In their article in this issue, Drs. Jatoi
and Loprinzi review much of the data on weight loss and anorexia in cancer
patients from the standpoint of the impact of nutrition and various
pharmacologic agents on management, and they make some sound recommendations for
therapy. The benefit of nutritional interventions in this area are often
overhwhelmed by the patient’s complex disease course and, therefore, are
difficult to demonstrate.
It is now clear that malnutrition occurs for many different
reasons, but that the metabolic abnormalities associated with cancer are largely
due to the host’s response to the tumor. In a sense, these abnormalities are
an unavoidable component of the immune response, but many patients with cancer
lose weight at the same rate as other malnourished patients with chronic
Some cancer patients, especially breast and prostate cancer
patients, are not malnourished but obese. Therefore, it may be helpful to
classify the nutritional approach to cancer patients based on a more global
understanding of the role of nutrition in cancer prevention and treatment
rather than simply looking at weight loss therapy in isolation.
It has been estimated that in adults over age 50 years, one of
two men and one of three women will be diagnosed with some form of cancer during
their lifetime. Many of these people will be successfully treated cancer
survivors who will be interested in preventing a recurrence of their disease.
Weight loss in an obese cancer patient may be desirable. For example, a
reduction in body fat can lead to a reduction in circulating estradiol levels in
postmenopausal breast cancer patients. Moreover, the institution of a healthy
diet rich in fruits and vegetables may, in turn, lead to significant weight
Normal Starvation vs Cachexia
In true cancer cachexia as opposed to normal starvation, weight
is lost disproportionately from protein stores. Calorie restriction of normal
volunteers leads to a 0.25-lb loss of lean mass per pound of weight lost.
Disproportionately greater losses from muscle, due to the effects of cytokines
in patients with an active cancer that interferes with normal adaptation to
starvation, can lead to impaired immune function. However, in most studies the
adaptive loss of muscle mass associated with simple starvation has not been
adequately separated from the disproportionate and rapid loss of muscle mass
that increases the risk of infection. In many malnourished cancer patients,
there is no evidence of malnutrition beyond that which results from the adaptive
response to reduced food intake, and rapidly progressive general weight loss is
much less common than the disproportionate weight loss associated with cancer.
The End-Stage Patient
Twenty years ago, I routinely administered total parenteral
nutrition to end-stage cancer patients. While this produced some salutary
effects in selected patients, the risk-benefit considerations articulated in a
number of reviews and meta-analyses have convincingly argued against routine use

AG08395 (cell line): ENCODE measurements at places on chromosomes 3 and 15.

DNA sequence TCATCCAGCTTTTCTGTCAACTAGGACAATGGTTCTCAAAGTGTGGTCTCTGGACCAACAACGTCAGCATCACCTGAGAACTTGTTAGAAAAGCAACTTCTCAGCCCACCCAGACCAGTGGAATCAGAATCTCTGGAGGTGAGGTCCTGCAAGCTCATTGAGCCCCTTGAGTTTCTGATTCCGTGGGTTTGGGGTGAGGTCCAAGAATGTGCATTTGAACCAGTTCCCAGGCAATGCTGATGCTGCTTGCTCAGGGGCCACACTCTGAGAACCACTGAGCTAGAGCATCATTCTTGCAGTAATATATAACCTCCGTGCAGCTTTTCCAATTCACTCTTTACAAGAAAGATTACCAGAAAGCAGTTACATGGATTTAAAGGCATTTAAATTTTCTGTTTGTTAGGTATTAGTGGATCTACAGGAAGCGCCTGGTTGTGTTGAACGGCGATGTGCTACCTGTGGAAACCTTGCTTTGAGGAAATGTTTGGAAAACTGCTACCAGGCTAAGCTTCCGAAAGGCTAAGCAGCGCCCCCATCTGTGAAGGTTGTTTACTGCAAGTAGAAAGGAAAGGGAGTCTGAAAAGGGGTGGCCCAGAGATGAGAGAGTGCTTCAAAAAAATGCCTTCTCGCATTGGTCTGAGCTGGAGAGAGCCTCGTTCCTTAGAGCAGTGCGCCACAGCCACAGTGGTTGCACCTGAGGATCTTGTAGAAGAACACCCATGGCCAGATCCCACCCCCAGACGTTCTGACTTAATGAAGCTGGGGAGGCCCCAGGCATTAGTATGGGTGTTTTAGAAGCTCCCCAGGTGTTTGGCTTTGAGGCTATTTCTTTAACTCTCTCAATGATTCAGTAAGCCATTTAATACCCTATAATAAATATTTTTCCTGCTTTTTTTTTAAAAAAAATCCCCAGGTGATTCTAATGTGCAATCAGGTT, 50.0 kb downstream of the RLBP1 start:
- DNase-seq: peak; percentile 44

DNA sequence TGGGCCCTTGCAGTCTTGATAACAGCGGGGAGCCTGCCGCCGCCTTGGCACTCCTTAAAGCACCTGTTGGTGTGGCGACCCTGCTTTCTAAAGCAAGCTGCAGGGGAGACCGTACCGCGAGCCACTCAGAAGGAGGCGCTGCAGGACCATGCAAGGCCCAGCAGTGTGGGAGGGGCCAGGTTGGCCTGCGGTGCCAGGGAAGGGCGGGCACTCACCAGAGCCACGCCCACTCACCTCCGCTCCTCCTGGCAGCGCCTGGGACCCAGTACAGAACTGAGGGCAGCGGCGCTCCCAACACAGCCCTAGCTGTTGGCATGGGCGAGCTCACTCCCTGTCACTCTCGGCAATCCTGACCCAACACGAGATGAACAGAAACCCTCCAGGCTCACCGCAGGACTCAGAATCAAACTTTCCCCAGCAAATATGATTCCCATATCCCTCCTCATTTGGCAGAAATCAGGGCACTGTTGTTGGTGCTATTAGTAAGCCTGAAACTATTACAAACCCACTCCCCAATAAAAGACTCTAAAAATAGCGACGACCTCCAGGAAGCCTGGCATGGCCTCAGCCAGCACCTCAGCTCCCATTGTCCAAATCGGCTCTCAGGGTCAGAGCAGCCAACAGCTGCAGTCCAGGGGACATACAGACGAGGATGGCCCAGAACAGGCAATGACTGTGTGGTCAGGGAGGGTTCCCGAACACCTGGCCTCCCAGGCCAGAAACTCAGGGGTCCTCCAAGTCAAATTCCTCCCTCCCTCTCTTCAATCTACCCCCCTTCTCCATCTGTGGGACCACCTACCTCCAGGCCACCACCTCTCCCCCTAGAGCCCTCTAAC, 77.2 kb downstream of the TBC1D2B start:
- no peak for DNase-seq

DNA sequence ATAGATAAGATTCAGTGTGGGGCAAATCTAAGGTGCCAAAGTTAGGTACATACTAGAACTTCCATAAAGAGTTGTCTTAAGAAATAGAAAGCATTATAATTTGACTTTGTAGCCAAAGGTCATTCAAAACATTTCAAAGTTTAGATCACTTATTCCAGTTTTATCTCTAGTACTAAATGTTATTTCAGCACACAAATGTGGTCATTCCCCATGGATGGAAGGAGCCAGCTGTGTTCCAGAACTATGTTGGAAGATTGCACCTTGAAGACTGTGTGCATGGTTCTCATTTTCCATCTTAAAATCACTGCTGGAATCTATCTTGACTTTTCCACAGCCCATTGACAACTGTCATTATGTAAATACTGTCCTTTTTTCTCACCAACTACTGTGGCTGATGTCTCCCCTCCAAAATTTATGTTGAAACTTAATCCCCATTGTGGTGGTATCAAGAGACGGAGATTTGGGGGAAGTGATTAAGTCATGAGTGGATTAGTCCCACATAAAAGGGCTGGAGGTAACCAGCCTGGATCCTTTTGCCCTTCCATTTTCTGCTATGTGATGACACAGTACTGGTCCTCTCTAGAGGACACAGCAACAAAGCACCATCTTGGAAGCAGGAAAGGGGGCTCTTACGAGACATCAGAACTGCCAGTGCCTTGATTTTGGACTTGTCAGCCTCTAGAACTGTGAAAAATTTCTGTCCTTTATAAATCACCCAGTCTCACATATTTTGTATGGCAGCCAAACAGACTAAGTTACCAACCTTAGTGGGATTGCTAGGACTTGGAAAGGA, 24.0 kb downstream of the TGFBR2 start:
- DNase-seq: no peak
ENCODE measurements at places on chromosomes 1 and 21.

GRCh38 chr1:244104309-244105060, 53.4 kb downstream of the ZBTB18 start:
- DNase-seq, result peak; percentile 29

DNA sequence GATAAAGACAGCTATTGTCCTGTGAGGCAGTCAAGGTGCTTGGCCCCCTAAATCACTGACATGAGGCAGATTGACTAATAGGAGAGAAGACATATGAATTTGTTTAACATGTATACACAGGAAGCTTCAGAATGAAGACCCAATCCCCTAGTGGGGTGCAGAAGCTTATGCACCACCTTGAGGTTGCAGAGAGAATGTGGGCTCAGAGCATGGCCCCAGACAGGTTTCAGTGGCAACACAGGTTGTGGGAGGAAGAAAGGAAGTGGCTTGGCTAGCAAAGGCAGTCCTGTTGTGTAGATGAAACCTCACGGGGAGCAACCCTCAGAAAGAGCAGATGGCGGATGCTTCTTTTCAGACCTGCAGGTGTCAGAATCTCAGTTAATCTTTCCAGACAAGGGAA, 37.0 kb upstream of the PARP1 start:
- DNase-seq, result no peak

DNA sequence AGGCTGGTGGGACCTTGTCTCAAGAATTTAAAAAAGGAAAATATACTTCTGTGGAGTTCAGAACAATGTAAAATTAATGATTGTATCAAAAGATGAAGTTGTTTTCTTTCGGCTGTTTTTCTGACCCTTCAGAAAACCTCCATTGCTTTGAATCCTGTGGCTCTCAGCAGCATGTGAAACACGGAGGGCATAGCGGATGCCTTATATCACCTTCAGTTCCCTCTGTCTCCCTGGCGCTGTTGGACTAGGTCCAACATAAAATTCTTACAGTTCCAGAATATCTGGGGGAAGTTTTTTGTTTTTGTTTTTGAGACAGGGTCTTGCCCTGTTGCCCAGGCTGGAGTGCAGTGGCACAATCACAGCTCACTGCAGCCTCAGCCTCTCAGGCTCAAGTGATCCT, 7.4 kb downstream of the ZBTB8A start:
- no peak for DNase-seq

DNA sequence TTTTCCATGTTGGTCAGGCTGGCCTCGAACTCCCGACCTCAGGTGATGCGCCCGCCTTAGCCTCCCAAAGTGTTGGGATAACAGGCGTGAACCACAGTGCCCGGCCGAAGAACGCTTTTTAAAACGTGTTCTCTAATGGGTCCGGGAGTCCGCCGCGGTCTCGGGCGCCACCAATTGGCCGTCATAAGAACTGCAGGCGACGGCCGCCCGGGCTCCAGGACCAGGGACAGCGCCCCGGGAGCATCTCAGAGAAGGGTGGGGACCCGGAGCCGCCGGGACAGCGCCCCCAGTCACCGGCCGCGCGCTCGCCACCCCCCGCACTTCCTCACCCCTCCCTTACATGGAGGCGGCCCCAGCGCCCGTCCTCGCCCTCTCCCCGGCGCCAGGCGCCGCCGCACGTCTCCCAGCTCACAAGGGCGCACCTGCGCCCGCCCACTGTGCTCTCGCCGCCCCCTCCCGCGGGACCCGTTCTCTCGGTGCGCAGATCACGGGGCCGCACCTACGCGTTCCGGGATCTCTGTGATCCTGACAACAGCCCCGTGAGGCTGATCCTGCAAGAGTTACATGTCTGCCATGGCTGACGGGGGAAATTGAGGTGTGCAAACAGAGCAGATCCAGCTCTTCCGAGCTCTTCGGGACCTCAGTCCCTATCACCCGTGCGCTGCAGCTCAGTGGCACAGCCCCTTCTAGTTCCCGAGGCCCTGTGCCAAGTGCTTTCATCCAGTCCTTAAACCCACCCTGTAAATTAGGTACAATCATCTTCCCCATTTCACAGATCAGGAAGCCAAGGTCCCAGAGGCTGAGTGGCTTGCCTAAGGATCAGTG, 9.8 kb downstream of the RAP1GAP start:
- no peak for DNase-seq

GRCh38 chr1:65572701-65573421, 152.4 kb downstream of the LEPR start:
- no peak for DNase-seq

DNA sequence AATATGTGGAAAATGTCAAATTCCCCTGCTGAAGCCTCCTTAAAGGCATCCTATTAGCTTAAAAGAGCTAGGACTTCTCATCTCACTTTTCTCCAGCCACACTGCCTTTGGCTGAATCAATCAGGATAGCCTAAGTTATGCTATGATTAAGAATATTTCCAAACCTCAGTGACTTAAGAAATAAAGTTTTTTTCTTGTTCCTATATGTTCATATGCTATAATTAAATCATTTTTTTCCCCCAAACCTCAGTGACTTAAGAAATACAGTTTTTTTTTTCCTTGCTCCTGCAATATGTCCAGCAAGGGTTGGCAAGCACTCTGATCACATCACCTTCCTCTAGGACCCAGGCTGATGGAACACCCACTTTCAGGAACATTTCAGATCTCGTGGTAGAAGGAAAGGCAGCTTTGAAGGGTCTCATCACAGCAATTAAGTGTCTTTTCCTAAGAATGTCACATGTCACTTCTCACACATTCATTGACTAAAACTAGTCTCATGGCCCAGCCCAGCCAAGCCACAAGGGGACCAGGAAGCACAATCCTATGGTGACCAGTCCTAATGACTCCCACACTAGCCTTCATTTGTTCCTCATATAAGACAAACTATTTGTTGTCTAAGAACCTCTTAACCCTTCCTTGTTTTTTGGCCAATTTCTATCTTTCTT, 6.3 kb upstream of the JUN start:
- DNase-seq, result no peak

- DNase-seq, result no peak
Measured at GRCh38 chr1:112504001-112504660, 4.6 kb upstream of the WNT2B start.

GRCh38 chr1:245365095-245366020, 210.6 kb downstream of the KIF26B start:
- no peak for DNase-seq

of total parenteral nutrition in end-stage patients.
The Weak Patient Undergoing Therapy
Anorexia and weakness routinely develop in many patients
undergoing chemotherapy or radiation. Such patients should be encouraged to rest
adequately and avoid skipping meals. Nutritional supplements in liquid form are
particularly useful in this population.
As the result of depression, many cancer patients fail to eat at
all and suffer undue amounts of fatigue. On the other hand, some patients equate
weight loss with poor outcome and fight to gain weight during therapy to prove
that they are prevailing over their cancer by eating high-fat desserts and red
meats. Some patients even become obese in the process, and this should not be
encouraged. The period of therapy is usually brief when viewed in the context of
the patient’s overall life span, and if the likelihood of response is high,
then nutrition during therapy should take a backseat to quality-of-life issues.
The Patient Who Wants Nutritional ‘Therapy’
Many cancer patients obtain information on nutrition from books,
friends, health food stores, and the Internet. It is important to advise these
patients that nutrition is not a therapy for cancer, but rather it is a body of
information in the scientific literature that suggests that healthy nutrition
including fruits, vegetables, cereals and grains, reduced dietary fat, and the
achievement and maintenance of a healthy body weight may be beneficial in cancer
prevention. Although the benefit of nutritional advice in reducing cancer
recurrence is far from certain, it can reduce the risk of other chronic
diseases. Some patients also enjoy an improvement in their quality of life from
making nutritional and lifestyle changes.
As Drs. Jatoi and Loprinzi discuss, patients presenting with
weight loss and anorexia should receive nutritional counseling and pharmacologic
therapy as necessary. With increased attention to the nutrition of cancer
patients at all stages of treatment, medical oncologists can provide benefits by
(1) enhancing the physician-patient relationship, (2) obviating needless
alternative therapies, (3) improving quality of life, and (4) preventing the
development of malnutrition through early intervention. Future research on
gene-nutrient interactions in cancer prevention and treatment will point the way
to new approaches.
1. Heber D, Blackburn GL, Go VLW (eds): Nutritional Oncology.
San Diego, Academic Press, 2000.
2. Camoriano JK, Loprinzi CL, Ingle JN, et al: Weight change in
women with adjuvant therapy or observed following mastectomy for node-positive
breast cancer. J Clin Oncol 8:1327-1334, 1990.
3. Owen OE: Obesity in Kinney JM, Jeejeebhoy KN, Hill GL, et al
(eds): Nutritrion and Metabolism in Patient Care. Philadelphia, W. B. Saunders ,